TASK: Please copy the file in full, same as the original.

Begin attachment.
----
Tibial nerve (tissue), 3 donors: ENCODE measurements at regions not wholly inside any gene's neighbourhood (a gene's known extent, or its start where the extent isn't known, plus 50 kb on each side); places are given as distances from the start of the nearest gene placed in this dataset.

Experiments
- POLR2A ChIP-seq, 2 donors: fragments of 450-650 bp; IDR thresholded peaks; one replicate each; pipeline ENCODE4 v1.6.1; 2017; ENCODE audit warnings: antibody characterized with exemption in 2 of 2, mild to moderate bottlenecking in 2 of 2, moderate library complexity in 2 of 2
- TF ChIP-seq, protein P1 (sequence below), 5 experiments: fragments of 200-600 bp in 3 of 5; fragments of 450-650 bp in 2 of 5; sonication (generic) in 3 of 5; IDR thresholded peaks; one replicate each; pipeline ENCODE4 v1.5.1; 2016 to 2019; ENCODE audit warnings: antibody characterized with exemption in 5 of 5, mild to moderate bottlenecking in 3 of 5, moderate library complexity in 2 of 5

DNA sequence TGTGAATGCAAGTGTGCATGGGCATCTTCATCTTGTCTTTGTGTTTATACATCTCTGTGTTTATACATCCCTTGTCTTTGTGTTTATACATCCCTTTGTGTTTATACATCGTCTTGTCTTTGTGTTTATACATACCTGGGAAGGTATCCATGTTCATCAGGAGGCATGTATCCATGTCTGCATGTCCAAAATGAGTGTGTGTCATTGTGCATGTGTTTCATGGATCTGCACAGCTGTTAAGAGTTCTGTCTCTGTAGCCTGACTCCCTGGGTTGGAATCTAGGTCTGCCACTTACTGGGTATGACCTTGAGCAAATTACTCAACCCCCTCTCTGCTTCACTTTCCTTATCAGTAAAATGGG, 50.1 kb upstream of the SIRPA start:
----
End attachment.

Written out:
Tibial nerve (tissue), 3 donors: ENCODE measurements at regions not wholly inside any gene's neighbourhood (a gene's known extent, or its start where the extent isn't known, plus 50 kb on each side); places are given as distances from the start of the nearest gene placed in this dataset.

Experiments
- POLR2A ChIP-seq, 2 donors: fragments of 450-650 bp; IDR thresholded peaks; one replicate each; pipeline ENCODE4 v1.6.1; 2017; ENCODE audit warnings: antibody characterized with exemption in 2 of 2, mild to moderate bottlenecking in 2 of 2, moderate library complexity in 2 of 2
- TF ChIP-seq, protein P1 (sequence below), 5 experiments: fragments of 200-600 bp in 3 of 5; fragments of 450-650 bp in 2 of 5; sonication (generic) in 3 of 5; IDR thresholded peaks; one replicate each; pipeline ENCODE4 v1.5.1; 2016 to 2019; ENCODE audit warnings: antibody characterized with exemption in 5 of 5, mild to moderate bottlenecking in 3 of 5, moderate library complexity in 2 of 5

DNA sequence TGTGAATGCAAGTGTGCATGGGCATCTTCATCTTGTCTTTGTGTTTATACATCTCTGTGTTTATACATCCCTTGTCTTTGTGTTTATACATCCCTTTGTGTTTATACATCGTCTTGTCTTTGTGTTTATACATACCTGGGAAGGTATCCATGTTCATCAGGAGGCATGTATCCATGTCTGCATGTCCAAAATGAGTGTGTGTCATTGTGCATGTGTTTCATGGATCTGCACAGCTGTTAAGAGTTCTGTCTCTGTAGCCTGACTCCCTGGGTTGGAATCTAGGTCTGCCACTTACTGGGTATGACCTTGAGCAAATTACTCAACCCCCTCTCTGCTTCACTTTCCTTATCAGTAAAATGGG, 50.1 kb upstream of the SIRPA start: